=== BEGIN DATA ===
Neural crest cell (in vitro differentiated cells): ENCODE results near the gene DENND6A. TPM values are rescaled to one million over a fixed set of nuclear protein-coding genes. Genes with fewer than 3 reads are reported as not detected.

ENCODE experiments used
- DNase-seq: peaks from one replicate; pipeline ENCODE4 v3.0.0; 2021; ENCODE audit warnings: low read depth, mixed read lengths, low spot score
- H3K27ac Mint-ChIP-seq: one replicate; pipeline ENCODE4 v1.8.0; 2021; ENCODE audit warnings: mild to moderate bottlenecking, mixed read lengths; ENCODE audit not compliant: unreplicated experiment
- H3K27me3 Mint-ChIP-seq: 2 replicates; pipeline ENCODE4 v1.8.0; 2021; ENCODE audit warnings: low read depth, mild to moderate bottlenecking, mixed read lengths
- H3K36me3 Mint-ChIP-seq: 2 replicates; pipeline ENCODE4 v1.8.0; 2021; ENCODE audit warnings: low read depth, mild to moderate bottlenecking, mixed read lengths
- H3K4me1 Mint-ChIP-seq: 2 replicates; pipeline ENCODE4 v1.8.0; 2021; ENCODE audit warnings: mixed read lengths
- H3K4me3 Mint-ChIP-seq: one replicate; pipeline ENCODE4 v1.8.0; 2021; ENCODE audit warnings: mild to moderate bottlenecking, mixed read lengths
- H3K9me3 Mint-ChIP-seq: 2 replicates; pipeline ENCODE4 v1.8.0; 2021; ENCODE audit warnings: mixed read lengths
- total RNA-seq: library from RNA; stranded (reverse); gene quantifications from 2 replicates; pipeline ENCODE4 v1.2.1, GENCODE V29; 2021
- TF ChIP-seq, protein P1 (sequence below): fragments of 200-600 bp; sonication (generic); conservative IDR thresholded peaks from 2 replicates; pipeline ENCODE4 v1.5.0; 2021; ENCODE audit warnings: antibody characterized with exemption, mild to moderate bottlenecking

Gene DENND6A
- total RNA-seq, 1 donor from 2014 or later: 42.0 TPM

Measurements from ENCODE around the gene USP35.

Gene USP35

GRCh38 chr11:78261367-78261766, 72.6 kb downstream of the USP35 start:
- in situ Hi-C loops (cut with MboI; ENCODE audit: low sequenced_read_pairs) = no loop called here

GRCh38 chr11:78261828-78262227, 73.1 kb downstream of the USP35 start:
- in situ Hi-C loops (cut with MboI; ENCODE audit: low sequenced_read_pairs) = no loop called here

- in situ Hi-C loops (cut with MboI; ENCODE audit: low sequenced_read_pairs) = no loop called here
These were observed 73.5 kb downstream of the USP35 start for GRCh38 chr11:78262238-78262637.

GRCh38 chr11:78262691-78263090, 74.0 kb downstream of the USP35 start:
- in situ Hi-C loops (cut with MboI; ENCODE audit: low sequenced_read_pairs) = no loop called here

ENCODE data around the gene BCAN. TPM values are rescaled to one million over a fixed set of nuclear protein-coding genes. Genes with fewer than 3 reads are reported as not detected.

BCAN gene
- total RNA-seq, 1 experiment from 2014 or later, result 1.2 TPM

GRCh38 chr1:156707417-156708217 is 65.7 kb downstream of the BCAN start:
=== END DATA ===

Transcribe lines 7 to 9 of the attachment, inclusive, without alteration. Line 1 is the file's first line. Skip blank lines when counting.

- H3K4me1 Mint-ChIP-seq: 2 replicates; pipeline ENCODE4 v1.8.0; 2021; ENCODE audit warnings: mixed read lengths
- H3K4me3 Mint-ChIP-seq: one replicate; pipeline ENCODE4 v1.8.0; 2021; ENCODE audit warnings: mild to moderate bottlenecking, mixed read lengths
- H3K9me3 Mint-ChIP-seq: 2 replicates; pipeline ENCODE4 v1.8.0; 2021; ENCODE audit warnings: mixed read lengths